Distant Worlds starts off exceedingly surprising compared to the previous songs–VERY calm and peaceful You would not recognize it as being from the same album. It focuses on keyboard and melody, easing into other instruments. At just over three minutes into the song, it picks up, from a more calm track to a more epic one. However, it is not epic in the way of the battle-themed music; rather, it is more inspired and uplifting than the rest. While it is not what you would expect on an album dominated by symphonic metal fighting themes, it very much feels at home as a Black Mages masterpiece.

Premonition is one of those ones that starts soft and kicks into high gear for the standard battle/chase style theme. It eases into its comfort zone–rather than kicking it into high gear immediately, it sets its own pace, gradually shifting from a calmer start into the action-packed segment, definitely fitting for the Black Mages treatment.

Grand Cross starts almost exactly the same as it did in Final Fantasy IX–sounding like you are entering hell, with the sound of a thousand tortured souls crying out in unison. This continues for a minute and twenty seconds, where the Black Mages metal kicks in. Very much focusing on heavy rock and metal discord. Once again, it is authentic to the original while retaining that fresh Black Mages feel to it. It then proceeds to focus on the guitar and the keyboard in alternating parts, and finishes by blending the whistle of the damned to the metal goodness.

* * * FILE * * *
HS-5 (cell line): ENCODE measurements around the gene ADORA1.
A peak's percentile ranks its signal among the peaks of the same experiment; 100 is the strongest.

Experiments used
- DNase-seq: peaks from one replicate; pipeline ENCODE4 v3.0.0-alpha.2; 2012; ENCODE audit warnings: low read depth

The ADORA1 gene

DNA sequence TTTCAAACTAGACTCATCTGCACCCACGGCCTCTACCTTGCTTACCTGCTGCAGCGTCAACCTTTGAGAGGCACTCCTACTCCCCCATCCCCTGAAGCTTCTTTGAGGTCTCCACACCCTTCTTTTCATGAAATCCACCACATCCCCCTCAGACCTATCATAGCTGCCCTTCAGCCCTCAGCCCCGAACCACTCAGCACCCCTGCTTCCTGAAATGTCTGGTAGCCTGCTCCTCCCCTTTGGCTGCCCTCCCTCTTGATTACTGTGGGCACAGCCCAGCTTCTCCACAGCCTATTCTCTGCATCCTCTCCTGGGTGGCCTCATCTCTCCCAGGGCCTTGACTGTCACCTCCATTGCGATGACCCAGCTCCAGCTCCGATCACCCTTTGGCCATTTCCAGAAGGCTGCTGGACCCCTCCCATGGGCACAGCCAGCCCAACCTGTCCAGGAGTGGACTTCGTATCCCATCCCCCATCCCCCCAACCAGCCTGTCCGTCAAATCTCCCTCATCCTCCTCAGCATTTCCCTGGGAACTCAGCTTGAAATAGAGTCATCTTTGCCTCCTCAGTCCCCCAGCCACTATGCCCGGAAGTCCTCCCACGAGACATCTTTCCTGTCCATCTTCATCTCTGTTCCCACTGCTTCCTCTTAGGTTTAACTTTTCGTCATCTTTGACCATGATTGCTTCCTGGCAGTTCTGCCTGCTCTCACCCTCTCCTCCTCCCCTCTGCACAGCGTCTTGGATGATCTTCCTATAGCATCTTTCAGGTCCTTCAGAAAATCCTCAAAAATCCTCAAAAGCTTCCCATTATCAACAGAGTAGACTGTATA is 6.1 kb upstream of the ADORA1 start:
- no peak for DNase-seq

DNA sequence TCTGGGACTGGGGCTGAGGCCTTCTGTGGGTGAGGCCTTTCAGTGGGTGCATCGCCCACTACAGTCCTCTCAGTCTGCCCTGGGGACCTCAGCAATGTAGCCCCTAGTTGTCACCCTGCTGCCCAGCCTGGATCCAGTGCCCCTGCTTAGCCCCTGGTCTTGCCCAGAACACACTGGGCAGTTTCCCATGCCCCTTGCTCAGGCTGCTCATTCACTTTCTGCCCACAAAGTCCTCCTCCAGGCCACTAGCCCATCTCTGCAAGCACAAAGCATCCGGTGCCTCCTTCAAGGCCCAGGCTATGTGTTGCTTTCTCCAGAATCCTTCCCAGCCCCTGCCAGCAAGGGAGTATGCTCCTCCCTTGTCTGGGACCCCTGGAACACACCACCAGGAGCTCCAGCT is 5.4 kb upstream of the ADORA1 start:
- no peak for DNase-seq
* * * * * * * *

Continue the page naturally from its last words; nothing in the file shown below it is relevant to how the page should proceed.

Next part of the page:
Naturally, the main theme of the album is Darkness and Starlight. It is certainly an epic track, and at over fifteen minutes long, it is one of the longest Final Fantasy tracks ever released. A rendition of Aria di Mezzo Carattere; it is the theme of the opera from Final Fantasy VI, The Dream Oath–Maria and Draco. It combines the themes of rock, metal, and opera, and is certainly one of the most distinctive tracks I have ever heard. The first couple minutes seem rather bland to me; however, the track picks up after that. There are spoken parts in Japanese, which I am guessing are narration, as I have no knowledge of the language myself. At other times are operatic segments featuring Maria and Draco; as well, there are rock segments later on, reminiscent of the rock operas of the seventies. Blending three differing types of music into one song is something that I have not often seen, and yet it comes off as an enjoyable listen.

Life ~In Memory of Keiten~ is rather calm and soothing. Done on the piano, it is a sweet and soothing memory. Not from a previous album, this track was made exclusive for Darkness and Starlight. And it is a simple track, with a single instrument, that makes for a nice finale to the album. Apparently, Nobuo wrote it for Yoshitaka Tagawa, who had, and later died of, acute myeloid leukemia.

This soundtrack was very much worth the over three year wait between this and The Skies Above. Only one song–Darkness and Starlight–features vocals, and in Japanese at that. It brings back memories of the first album, and is definitely a must for any Black Mages or Final Fantasy collectors.